Some folks are generous. Some of these generous folks think of me as thought leader in the Customer space. As a result when other folks are doing research in customer-centricity, customer strategy, customer experience they are told to reach out and ask me questions. Such questioning took place recently on the subject matter of customer-centricity.

What is Customer-Centricity? And How Does An Organisation Become Customer-Centric?

The questioner wanted to pick my brains on the following:

·         Definition: what is customer-centricity?

·         Obstacles: what stands in the way of an organisation being customer-centric; and

·         Route-Map: what path an organisation needs to take and traverse in order to become customer-centric.

It occurred to me that what the questioner was looking for was a template. Better still a mould. A mould in which you pour in an organisation and out comes a customer-centric organisation. Or a template, if applied precisely, to an organisation, any organisation, out comes a customer-centric organisation.

Let’s imagine that a customer-centricity wizard conjured up such a template / mould. Surely, this template would be sold to any and all with the desire and means to purchase it. What would be the result using this template? Does it take that much imagination to see that each and every organisation would end up the same. Exactly the same: each would have the exact same understanding of what it is to be customer-centric: channels, processes, practices, structures…. And if this is the case then what would differentiate one of these organisations from another?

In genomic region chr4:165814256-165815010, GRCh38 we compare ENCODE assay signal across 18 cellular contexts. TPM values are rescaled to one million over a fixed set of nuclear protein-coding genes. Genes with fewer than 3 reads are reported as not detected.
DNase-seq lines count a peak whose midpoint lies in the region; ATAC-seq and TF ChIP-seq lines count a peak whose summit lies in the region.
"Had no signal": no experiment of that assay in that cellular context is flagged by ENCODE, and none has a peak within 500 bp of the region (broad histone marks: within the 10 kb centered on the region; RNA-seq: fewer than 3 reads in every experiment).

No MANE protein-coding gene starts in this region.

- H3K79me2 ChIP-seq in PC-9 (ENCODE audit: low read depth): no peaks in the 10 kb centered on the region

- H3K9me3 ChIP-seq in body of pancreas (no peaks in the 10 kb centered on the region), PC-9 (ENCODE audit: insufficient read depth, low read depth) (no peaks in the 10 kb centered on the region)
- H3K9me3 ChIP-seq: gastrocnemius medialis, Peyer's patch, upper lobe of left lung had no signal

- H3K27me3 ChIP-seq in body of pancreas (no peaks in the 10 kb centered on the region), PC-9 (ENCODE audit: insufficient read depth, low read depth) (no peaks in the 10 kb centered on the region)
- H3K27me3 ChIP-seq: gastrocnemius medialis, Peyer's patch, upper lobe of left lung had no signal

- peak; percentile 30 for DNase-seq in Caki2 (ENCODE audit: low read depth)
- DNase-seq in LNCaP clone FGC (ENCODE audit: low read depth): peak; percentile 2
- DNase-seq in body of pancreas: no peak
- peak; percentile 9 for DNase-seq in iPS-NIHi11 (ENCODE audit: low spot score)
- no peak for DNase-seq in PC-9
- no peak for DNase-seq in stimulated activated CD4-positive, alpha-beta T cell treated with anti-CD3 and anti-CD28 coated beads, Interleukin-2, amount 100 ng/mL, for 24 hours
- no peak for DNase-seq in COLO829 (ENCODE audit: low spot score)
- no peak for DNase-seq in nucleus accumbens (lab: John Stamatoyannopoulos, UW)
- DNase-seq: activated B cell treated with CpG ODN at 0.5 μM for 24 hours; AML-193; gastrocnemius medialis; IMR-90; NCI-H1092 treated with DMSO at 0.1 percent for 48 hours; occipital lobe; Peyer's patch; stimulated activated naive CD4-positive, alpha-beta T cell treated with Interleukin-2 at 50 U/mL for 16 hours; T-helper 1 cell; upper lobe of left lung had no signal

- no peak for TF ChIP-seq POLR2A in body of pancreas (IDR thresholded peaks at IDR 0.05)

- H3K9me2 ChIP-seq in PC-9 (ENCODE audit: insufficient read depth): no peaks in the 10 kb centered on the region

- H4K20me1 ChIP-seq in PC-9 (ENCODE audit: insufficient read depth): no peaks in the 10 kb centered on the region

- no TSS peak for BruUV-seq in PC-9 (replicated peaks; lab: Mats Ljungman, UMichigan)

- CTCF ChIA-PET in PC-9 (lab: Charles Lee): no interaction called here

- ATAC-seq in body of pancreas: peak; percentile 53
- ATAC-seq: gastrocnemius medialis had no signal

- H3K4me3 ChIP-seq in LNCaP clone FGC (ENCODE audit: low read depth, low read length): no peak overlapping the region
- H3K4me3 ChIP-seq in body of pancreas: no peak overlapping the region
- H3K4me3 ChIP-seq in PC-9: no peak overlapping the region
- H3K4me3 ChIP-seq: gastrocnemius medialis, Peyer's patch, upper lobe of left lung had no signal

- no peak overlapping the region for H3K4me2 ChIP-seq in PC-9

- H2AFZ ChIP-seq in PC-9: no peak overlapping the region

I can see the lure of ready-made answers to complex challenges, opportunities, and problems. With ready-made answers and templates one does not need to think. One does not need to investigate matters including generating original meaningful insight into customers. Or the lives of employees and that which is occurring at the coal face where the organisation and the customer meet. One does not have to put oneself in a vulnerable position of trying stuff out and accepting / embracing failure: the situation not turning out as you had hoped / planned. One does not need to be patient and iterate one’s way to customer-centricity. And of course when one arrives at customer-centricity then one can put one’s feet up, sink into habit, and live on automatic pilot. Yes, I get the lure. I can see the lure of instant get rich schemes. Or no-effort instant weight loss regimes. And what do they have in common: they all disappoint. Now compare that with the folks who are serious about dealing with their alcohol addiction and show up at Alcoholics Anonymous.

Might Customer-Centricity Come In Flavours? And Be Context Sensitive?

Consider this. In the world of Apple, customer-centricity means inventing products that folks want to own because they show up as so desirable (so cool), useful (they enrich the lives of customers in some manner), and because they are so intuitive (easy) to use. In the world of Zappos, customer-centricity means providing the world’s best customer service – where it is perfectly ok for a Zappos employee to spend hours on a phone with a customer. In the world of Amazon, customer-centricity means making it so easy for customers to buy a range of goods from Amazon at a ‘value for money’ price, and receive the goods the next day or so – no travel, no hassle. In the world of John Lewis, customer-centricity means providing great products and calling forth great service from the folks that work in the business by ensuring that these folks share in the success of the business.

If you get what I am getting at, then you will get my advice. What advice? Do not look for definitions of customer-centricity. Do not look for a template / mould / recipe to turn your organisation into a customer-centric organisation. Instead, live the question! Grapple with the question!